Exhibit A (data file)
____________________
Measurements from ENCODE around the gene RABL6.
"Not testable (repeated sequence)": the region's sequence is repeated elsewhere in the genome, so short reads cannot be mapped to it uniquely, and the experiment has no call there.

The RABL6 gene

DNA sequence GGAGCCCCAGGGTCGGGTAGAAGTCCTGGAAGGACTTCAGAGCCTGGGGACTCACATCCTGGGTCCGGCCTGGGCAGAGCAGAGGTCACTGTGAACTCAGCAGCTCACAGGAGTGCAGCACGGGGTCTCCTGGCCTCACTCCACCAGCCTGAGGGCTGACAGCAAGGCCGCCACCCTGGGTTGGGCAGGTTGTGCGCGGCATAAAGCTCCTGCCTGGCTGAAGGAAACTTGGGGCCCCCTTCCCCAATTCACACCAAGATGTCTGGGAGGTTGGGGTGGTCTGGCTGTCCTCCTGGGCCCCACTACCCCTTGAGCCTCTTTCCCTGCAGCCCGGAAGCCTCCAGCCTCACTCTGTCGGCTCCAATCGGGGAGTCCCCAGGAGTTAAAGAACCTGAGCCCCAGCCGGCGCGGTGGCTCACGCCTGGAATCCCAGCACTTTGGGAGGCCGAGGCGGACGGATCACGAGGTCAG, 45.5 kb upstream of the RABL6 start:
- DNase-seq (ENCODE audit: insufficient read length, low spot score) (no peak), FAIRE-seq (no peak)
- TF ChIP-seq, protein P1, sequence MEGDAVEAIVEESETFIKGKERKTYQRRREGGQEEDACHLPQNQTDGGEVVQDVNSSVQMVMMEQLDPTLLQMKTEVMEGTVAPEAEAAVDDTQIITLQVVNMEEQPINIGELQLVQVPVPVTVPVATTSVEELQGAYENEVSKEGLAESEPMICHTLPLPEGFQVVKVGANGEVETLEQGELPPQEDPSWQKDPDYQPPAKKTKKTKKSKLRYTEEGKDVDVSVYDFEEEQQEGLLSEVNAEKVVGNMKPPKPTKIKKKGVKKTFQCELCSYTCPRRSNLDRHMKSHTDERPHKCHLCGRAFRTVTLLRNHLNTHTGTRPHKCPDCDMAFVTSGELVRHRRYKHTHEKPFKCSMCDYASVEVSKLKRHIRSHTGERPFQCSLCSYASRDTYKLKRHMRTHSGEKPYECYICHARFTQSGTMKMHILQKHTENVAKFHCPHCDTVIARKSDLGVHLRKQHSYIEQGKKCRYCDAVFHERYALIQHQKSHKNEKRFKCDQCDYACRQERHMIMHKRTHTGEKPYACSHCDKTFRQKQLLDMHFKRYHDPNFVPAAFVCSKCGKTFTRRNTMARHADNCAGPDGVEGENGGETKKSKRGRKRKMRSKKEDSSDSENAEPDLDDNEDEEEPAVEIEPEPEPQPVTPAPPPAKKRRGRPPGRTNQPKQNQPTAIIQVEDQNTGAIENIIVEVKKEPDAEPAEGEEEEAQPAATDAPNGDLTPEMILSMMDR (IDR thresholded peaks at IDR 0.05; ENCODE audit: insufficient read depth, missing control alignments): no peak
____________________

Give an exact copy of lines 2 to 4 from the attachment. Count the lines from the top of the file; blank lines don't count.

"Not testable (repeated sequence)": the region's sequence is repeated elsewhere in the genome, so short reads cannot be mapped to it uniquely, and the experiment has no call there.

The RABL6 gene

DNA sequence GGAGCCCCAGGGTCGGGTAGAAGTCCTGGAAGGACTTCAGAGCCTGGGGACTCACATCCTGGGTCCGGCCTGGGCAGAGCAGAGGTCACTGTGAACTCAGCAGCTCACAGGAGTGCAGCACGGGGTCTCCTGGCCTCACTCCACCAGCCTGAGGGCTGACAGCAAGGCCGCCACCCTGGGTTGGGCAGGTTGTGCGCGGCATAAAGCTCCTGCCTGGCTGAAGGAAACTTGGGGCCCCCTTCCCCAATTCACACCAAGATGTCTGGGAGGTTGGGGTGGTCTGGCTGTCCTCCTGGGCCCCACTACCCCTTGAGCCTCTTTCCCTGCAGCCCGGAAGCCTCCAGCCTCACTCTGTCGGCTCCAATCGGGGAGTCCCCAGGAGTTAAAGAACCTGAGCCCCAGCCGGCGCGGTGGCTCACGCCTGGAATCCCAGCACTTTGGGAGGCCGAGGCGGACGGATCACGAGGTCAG, 45.5 kb upstream of the RABL6 start: